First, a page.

The case pitted the First Amendment’s guarantee of free speech – which the justices previously have equated with spending money in elections – against the government’s interest in preventing political corruption.

And the First Amendment won. Imagine that.

From the opinion:

Roberts said the aggregate contribution limits do little, if anything, to address the permissible objective of battling corruption, “while seriously restricting participation in the democratic process.”

“Money in politics may at times seem repugnant to some, but so too does much of what the First Amendment vigorously protects,” Roberts said in his opinion.

The Left keeps challenging the Bill of Rights. Let’s hope they keep losing.

Comments (1)

Oh, Look. The NY Times Reports About Corruption In The Obama Election Campaign

He’s not our shiny new President any more.

The donations kept pouring in: hundreds of thousands of dollars in campaign contributions to President Obama and more than a dozen members of Congress, carefully routed through the families of two wealthy brothers in Florida.

They had good reason to be generous. The two men, Roberto and William Isaias, are fugitives from Ecuador, which has angrily pressed Washington to turn them over, to no avail. A year after their relatives gave $90,000 to help re-elect Mr. Obama, the administration rejected Ecuador’s extradition request for the men, fueling accusations that such donations were helping to keep the brothers and their families safely on American soil.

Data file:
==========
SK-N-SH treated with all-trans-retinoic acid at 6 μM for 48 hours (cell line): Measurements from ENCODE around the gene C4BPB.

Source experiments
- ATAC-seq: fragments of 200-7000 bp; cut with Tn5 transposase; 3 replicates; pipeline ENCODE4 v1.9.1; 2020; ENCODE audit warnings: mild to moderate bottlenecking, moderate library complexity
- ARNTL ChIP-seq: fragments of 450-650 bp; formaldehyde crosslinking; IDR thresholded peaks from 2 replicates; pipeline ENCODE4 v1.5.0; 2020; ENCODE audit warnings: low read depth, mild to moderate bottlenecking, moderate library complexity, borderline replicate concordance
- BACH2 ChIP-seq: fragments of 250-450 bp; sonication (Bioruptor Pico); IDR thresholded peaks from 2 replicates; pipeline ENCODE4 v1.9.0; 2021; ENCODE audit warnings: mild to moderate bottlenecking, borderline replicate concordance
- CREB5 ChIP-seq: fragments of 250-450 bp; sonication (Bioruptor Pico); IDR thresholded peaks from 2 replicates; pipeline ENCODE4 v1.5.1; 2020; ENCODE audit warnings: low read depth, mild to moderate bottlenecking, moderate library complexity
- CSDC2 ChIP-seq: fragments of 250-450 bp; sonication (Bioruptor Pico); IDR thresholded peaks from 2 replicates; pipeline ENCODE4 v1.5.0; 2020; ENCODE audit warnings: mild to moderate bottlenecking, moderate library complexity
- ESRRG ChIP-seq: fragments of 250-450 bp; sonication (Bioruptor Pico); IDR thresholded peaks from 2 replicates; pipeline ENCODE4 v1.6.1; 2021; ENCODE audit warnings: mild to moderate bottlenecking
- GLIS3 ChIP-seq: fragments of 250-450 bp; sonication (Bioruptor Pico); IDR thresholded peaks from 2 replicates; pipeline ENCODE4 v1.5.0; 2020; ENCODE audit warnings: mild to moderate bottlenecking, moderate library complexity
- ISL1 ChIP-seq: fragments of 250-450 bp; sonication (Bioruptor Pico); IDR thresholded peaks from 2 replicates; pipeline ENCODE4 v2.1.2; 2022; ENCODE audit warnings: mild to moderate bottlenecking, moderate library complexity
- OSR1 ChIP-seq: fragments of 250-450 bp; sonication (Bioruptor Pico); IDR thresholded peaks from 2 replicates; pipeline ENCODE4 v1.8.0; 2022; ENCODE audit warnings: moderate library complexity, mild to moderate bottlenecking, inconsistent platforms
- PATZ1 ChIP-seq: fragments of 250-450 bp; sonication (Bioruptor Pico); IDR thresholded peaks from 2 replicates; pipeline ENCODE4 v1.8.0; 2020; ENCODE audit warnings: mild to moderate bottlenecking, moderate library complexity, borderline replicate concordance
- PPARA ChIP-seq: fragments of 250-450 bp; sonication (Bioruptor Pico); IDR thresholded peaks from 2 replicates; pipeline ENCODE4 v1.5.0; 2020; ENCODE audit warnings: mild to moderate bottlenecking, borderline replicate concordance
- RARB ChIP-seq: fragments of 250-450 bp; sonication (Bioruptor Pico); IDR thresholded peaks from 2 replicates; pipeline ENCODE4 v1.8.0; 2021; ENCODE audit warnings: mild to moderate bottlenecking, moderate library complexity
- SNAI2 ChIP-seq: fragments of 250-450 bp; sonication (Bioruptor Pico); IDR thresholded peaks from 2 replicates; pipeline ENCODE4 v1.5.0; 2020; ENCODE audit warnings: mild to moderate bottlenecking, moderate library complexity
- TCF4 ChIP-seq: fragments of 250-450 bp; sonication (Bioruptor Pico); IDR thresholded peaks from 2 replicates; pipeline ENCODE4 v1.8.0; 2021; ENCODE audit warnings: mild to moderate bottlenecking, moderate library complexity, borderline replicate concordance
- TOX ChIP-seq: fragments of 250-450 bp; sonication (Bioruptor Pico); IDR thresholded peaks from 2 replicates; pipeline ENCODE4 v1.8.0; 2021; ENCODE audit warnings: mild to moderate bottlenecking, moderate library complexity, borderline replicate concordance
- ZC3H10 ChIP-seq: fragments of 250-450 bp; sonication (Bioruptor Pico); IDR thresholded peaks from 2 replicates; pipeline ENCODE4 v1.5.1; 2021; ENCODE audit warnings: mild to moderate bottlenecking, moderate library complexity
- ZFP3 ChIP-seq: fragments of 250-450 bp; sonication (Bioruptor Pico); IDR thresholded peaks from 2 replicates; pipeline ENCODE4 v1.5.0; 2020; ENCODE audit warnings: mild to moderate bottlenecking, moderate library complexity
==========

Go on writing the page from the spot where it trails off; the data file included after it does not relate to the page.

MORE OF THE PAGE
“The Isaias brothers fled to Miami not to live off their work, something just, but to buy themselves more mansions and Rolls-Royces and to finance American political campaigns,” President Rafael Correa of Ecuador told reporters last month. “That’s what has given them protection,” he added, an allegation the Obama administration and members of Congress reject.

You mean that the 1% propped Obama up? Seriously?

But beyond the political hostilities between the two nations, campaign finance experts say, the extensive donations in the Isaias case create the appearance of a financial conflict of interest that hangs over Washington’s decisions on the brothers’ fate. While the contributions were not illegal, analysts say they have opened the already politicized nature of extradition requests to greater scrutiny and raised questions about the access to power the donations provide.

Some analysts have even questioned whether fund-raisers have specifically sought out the two men for contributions because it was clear they were in trouble and would be more likely to give.

:-0 I. Am. Shocked.